I can’t speak for the rest of the world but in Calgary we love the phrase “I’ve been so busy”. It’s our go-to response. Recently, I started to take notice of the feelings behind the infamous “I’m busy”. The people who say it sound overwhelmed and exasperated by their busyness.
In Calgary, “I’m busy” seems to be congruent with “I’m good”, and it receives a standing ovation. “Wow, that’s amazing! Good for you!” If we answer with I’m busy‘s counterpart, “I’m not too busy these days”, we are met with a less enthused and more sympathetic response: “Oh. Relaxing is good too”.
In a conversation with my tribe, we resoundingly agreed that busyness is a way of saying “I’m doing good” or more interestingly, “I am up to BIG things”. The distilled meaning of the opposite means “I’m not so good” or even, “I’ve not been productive”.
Maybe it’s just me, but it seems Calgary morally equates constant activity (busyness) with worthiness and productivity. It reminds me of the quote: “If you’re not thriving, you’re dying!”
What a slippery slope
It’s twisted, right? We’re either in over our heads or bored out of our minds. Isn’t there a happy medium?
For me, this speaks volumes to where our societal values lie. Busy implies that someone has made tangible and quantifiable leaps, hits targets and checks things off a list. They are achieving. But what about our non-busy counterparts? They may not be able to tangibly pinpoint and quantify what they have accomplished; accomplishments are more fluid for them. That’s not to say they’ve not made significant accomplishments, but maybe it speaks to the TYPES of things they are accomplishing.
Busy does not equal worthiness
Lately, I’ve learned the value of NOT doing a.k.a white space time. This became completely obvious in my first float session at Float Life. I lay suspended in a soundless cocoon of saline serenity. Think of the Dead Sea — I was literally floating around completely sensationless for 60 minutes. I meditated and by the end felt I had been on a mental journey.
The effects of my float session were noticeable days after my session. The work I had been struggling to figure out seemed to click, resolution in relationships became more clear… everything started to make sense again. And I didn’t DO a damn thing.
My “white space” time, afforded me the breathing room to let ideas percolate into something I could understand. I had the seeds to sow some awesome plants, but the stress of trying to achieve was suffocating my natural creativity. Without my white space, I could not have formulated the connections between all the information I had gathered. My synapses had been fried by the activity of over-stimulation and prevented any new creativity sprouting.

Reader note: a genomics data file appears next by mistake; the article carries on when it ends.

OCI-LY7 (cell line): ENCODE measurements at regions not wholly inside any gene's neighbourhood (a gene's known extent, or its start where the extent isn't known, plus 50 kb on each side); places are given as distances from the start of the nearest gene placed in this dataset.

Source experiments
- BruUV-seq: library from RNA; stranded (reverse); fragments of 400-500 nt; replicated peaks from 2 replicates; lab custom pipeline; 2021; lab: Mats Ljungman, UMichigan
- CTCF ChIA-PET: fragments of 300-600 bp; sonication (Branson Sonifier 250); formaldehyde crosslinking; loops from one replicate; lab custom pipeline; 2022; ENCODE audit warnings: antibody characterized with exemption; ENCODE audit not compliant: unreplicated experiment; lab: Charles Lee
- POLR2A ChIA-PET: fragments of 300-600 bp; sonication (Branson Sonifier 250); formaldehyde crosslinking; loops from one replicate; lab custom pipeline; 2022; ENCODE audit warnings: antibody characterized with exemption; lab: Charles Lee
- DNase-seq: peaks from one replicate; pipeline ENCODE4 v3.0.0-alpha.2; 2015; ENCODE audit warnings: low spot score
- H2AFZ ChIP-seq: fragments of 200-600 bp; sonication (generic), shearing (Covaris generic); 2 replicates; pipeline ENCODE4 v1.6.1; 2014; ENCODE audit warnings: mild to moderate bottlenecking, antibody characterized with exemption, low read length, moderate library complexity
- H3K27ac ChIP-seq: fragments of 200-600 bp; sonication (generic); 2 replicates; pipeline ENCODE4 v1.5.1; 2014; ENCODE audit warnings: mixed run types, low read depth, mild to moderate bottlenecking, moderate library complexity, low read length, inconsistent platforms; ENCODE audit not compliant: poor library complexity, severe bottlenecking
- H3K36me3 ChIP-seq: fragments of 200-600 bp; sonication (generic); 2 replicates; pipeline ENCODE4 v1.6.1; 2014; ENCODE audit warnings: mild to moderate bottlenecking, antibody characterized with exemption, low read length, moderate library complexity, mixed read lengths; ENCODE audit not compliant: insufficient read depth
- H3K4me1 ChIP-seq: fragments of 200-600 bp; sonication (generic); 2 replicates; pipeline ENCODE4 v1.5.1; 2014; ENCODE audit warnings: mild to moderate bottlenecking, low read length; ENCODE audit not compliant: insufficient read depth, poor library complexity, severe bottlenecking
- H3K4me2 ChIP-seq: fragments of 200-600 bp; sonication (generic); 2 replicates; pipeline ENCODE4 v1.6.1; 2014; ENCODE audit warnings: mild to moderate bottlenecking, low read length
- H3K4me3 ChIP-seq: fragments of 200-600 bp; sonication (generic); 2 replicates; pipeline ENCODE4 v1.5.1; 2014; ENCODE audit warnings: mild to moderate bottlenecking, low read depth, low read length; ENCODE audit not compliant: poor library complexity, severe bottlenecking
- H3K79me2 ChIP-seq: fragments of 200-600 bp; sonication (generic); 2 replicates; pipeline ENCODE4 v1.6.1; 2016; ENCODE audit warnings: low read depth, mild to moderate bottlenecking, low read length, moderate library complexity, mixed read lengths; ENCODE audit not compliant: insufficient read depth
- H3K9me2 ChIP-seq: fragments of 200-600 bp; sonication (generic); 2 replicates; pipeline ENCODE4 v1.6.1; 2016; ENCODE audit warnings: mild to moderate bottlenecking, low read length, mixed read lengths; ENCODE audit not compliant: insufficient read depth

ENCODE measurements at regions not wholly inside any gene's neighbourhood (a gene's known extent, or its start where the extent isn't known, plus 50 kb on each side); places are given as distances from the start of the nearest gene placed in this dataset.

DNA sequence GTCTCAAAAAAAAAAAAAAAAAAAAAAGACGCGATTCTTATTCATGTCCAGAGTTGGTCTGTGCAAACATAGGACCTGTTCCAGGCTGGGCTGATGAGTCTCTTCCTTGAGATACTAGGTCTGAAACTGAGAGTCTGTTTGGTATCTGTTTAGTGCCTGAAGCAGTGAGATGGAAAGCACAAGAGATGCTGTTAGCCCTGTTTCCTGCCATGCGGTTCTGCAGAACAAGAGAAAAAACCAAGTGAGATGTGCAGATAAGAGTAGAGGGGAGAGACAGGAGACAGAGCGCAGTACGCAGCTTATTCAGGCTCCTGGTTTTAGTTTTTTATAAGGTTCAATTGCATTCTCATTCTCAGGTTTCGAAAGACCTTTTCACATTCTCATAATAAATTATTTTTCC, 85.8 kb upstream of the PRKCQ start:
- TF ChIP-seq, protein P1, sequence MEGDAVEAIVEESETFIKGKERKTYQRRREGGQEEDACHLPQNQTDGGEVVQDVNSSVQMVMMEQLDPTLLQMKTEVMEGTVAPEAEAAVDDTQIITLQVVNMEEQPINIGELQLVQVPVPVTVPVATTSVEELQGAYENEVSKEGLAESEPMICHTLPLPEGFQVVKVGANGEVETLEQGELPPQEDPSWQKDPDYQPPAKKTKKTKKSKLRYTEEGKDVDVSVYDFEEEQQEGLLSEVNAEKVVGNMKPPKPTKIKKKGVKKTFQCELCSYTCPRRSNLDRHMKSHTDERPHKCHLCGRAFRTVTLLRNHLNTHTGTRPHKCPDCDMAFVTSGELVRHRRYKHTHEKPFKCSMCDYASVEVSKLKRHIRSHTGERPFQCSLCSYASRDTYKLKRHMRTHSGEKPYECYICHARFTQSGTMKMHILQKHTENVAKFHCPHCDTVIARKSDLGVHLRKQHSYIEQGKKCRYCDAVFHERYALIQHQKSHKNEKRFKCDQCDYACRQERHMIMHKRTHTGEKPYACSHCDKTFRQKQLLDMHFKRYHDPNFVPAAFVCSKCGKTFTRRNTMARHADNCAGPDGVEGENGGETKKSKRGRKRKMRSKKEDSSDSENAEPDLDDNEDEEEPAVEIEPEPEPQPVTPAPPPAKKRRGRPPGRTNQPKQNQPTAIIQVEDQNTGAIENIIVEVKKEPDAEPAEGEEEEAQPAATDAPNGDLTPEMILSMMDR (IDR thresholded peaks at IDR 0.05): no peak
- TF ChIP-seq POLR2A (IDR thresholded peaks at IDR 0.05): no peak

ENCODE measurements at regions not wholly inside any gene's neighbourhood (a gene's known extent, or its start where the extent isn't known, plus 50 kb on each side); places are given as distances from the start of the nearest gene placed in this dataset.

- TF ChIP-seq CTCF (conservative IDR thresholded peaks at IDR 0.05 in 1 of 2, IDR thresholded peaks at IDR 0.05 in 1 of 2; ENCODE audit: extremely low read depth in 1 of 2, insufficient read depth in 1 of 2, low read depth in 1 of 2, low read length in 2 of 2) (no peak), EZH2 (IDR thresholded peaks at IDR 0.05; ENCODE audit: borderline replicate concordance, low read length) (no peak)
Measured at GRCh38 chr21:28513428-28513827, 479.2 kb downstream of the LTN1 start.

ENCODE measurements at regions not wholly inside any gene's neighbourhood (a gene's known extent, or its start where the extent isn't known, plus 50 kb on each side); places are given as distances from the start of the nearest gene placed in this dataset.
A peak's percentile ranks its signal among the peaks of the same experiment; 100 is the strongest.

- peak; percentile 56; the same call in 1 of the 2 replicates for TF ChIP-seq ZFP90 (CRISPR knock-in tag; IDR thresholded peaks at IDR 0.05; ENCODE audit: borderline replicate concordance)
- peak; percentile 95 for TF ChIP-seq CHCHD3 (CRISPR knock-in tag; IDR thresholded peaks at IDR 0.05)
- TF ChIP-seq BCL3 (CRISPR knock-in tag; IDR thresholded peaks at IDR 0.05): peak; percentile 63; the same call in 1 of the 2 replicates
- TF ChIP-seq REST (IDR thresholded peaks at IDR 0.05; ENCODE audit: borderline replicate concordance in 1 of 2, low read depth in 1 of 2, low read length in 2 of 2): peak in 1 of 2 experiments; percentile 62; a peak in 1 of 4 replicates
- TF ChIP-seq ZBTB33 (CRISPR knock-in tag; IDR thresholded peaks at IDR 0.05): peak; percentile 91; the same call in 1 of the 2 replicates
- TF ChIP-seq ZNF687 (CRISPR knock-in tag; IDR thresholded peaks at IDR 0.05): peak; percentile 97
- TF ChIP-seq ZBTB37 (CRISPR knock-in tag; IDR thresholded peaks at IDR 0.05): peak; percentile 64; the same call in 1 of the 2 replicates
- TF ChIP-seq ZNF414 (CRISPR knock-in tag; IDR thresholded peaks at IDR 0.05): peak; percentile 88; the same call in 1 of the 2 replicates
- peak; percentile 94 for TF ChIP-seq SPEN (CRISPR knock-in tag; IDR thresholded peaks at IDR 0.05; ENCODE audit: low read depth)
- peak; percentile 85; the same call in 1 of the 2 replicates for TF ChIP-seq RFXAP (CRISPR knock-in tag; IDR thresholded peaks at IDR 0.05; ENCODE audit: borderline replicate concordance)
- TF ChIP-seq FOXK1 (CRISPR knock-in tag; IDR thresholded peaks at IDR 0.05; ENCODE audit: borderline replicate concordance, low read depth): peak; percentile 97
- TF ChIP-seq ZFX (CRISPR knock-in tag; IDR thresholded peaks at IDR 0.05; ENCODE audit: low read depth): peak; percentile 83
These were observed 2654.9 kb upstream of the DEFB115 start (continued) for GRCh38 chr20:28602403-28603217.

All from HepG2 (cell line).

This white space time is integral for me to process information, and it reminds me of my past-life in University when I was cramming for midterms. I was so consumed by DOING and making my study cue cards that I was not retaining anything more than a spoonful of information. It wasn’t until I integrated naps and slept well (read: did nothing) at night that my memory consolidated. I could remember and understand the information. It’s totally true of busyness and white space time.
Oh! And while I have your attention, let’s touch on one other covert message in asking others “what have you been up to?” There’s a stark difference between WHAT you are doing?, and HOW are you doing? When I ask “what have you been up to?” I’m not necessarily asking for your checklist. I want to know what’s really going on with you! Your checklist doesn’t tell me anything about your experience as a person — what you’re thinking, feeling, and how it all affects you. Let’s talk about THAT! “What have you been up to?” is a segue into “How have you been?” — that’s where we can really connect in conversation!
In my life, I’ve consciously removed the word busy from my vocabulary. I don’t want people to assume that go-go-go is the norm for me, or that it is normal to begin with! I don’t want the world to assume that my being “busy” is a preoccupation from the things that matter. “Busy” is a cover up for lack of presence, and that’s not how I want to show up.
How do you want to show up?
I aspire to share that stillness and quietness in white space is INTEGRAL to producing and doing, especially for entrepreneurs. There is an unspoken and underestimated value in stillness and allowing ourselves to “just be”. The information you’ve gathered starts to sink in, the world stops spinning, and you can start doing fluidly and effortlessly again.
Let’s be real, busy is just a perception. Let’s shift it, shall we?
P.S. Fun fact: none of my content would exist without my allocated daily white space. 😉